Meditation Focus #43

Peace in the Middle East

Web posted on July 21, 2001 for the 2 consecutive weeks
beginning Sunday, July 22, 2001)


What follows is the 43rd Meditation Focus suggested for the two consecutive weeks beginning Sunday, July 22, 2001.


Renewed risks of a wider Middle East War in the wake of the failure of the U.S.-brokered ceasefire

1. Summary
2. Meditation times
3. More information on this Meditation Focus
4. Peace Watch for Macedonia


Once again the Middle East is caught in a renewed circle of hate and revenge as the U.S.- brokered cease fire has now almost entirely collapsed under the continuous assault of violations from both sides. Plans prepared by Israeli generals have surfaced last week concerning a proposed war that Israel would wage with its whole military might to get rid of the Palestinian Authorities and reconquer the territories conceded to the Palestinians under the Oslo Peace Accord. The cabinet of Israeli Prime Minister Ariel Sharon is said to be waiting for a suicide attack deadly enough to justify the onset of this new Middle East war. Meanwhile troops, tanks and armored vehicles have been massed alongside the Palestinians territories in preparation for this large scale military operation and time is running out for peacemakers and Western politicians still trying their best to bring the Israelis and Palestinians back to the negotiation table. A long-standing proposal to bring in international monitors that could be instrumental in establishing a more secure environment for civilian Palestinians has been put forward at the G8 Summit in Genoa and feebly acknowledged as a possibility by a single official of the Sharon government. Yet there is no guarantee that these non-armed monitors would succeed in bringing an end to the violence until both parties to this conflict and the various armed factions that fuel the violence and cycle of reprisals all agree to stop further throwing oil on the fire of hate that is consuming the hearts and minds of millions of people in the Middle East.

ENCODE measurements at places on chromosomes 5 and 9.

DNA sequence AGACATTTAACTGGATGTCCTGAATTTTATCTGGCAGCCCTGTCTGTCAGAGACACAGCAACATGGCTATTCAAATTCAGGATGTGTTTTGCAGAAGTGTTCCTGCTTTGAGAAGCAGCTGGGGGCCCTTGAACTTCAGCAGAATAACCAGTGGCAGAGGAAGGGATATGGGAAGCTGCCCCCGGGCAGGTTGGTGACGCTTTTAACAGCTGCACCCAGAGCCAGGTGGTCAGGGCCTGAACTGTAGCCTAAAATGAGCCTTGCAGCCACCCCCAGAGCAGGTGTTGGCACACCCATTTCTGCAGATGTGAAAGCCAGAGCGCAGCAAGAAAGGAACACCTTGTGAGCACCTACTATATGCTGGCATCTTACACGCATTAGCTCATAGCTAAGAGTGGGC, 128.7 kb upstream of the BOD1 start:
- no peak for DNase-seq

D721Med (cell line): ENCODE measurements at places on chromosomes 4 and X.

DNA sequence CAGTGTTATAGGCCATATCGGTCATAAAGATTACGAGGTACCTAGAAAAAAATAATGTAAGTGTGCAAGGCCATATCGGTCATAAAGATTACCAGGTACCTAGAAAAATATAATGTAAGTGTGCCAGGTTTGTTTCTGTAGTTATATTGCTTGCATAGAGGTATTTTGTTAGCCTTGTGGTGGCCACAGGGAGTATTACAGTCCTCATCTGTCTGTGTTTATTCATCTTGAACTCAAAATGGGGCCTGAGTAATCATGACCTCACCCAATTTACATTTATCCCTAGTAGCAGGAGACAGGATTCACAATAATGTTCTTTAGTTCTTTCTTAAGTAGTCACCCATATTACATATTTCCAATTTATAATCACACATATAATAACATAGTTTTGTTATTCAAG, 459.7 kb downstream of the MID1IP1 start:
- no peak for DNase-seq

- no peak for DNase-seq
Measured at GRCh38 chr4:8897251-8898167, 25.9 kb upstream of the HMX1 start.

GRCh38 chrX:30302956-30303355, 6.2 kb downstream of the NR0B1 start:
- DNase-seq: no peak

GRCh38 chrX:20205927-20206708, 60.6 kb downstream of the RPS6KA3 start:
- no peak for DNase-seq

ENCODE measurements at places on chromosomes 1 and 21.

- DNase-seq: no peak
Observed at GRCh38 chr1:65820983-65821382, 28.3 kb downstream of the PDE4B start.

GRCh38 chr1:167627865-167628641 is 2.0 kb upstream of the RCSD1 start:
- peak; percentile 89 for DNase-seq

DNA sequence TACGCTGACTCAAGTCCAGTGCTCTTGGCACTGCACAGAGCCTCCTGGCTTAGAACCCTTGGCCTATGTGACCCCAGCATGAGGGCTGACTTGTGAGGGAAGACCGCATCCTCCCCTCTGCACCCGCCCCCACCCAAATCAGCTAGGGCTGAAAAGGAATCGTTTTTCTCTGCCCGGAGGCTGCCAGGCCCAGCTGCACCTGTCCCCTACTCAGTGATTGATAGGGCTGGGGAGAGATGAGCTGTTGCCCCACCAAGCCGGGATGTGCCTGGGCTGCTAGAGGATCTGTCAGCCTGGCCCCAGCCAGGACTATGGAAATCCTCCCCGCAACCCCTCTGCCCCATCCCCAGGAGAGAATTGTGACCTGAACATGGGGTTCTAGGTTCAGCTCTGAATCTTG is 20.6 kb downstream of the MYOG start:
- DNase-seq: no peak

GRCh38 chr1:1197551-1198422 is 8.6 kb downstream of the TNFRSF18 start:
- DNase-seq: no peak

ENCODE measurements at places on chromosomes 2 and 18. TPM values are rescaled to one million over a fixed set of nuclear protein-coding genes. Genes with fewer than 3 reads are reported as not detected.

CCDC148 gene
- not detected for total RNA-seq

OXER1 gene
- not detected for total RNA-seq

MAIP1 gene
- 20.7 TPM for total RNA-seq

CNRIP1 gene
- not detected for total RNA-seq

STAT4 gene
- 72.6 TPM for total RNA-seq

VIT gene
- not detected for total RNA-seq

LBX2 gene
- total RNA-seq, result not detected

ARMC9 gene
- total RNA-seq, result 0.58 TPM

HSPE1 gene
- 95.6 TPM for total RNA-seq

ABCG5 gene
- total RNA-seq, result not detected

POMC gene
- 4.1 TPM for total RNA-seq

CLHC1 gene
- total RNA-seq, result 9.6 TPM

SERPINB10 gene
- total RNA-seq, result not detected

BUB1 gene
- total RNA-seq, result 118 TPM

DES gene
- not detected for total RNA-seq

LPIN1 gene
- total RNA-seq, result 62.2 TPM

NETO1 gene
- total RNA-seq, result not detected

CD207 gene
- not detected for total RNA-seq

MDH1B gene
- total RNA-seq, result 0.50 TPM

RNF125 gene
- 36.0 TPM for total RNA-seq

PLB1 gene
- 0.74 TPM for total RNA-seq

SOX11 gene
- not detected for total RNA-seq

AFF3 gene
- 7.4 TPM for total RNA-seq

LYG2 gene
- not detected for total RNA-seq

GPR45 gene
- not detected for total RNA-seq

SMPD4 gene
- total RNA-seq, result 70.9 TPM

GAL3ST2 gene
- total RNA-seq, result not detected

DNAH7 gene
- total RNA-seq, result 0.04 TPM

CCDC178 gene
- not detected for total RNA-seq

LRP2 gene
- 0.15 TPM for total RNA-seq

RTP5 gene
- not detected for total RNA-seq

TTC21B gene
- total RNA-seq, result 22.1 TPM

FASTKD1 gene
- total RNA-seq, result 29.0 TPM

Please dedicate your prayers and meditations, as guided by Spirit, in the coming two weeks to help transform bitterness and hate to reconciliation and love in the hearts and minds of everyone actively involved in the Middle East violence. Envision millions of shining doves descending from the realm of Spirit to bathe the whole area with powerful healing vibrations of Peace, Love and Harmony. Enable, through the channeling of divine Light, the mounting of an international response and the needed openness in the political leaders of Israel and Palestine that will contribute in turning around this whole situation and create the conditions whereby peace shall prevail in the Middle East, for the Highest Good of All.

Review the following complementary compilation of information: Miscellaneous Subjects 97: Israeli Generals plan to smash Palestinians & "Sharon Plan" for Mideast War Exposed, and more, posted at

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This section is for those who wish to understand in more details the situation outlined in this Meditation Focus. For those who wish to read on, we would encourage you to view the following information from a positive perspective, and not allow the details to tinge the positive vision you wish to hold in meditation. Since what we focus on grows, the more positive our mindset, the more successful we will be in manifesting a vision of healing. We provide the details below because we recognize that the knowledge of what needs healing can assist us to structure our awareness to maximise our healing effect.


Back to the Middle East Brink
(Friday, July 20, 2001)

THE PALESTINIAN-Israeli cease-fire brokered by CIA Director George Tenet last month never really took hold; now it has almost entirely collapsed. By this week the two sides were matching acts of escalation in much the same way they were during the spring, with the same risk: that a major ground conflict will erupt that would destroy the gains of a decade of peace negotiations. For the Palestinians, the possible consequences of such a conflict were manifest in the buildup of Israeli troops and armor around the West Bank and Gaza, a step toward implementing a widely reported plan to reoccupy Palestinian territory, disarm or shatter Palestinian security forces, and drive the Palestinian leadership back into exile. For Israel, the stakes could be seen in the consultations among Arab states about rupturing relations and renewing a global campaign to isolate the Jewish state.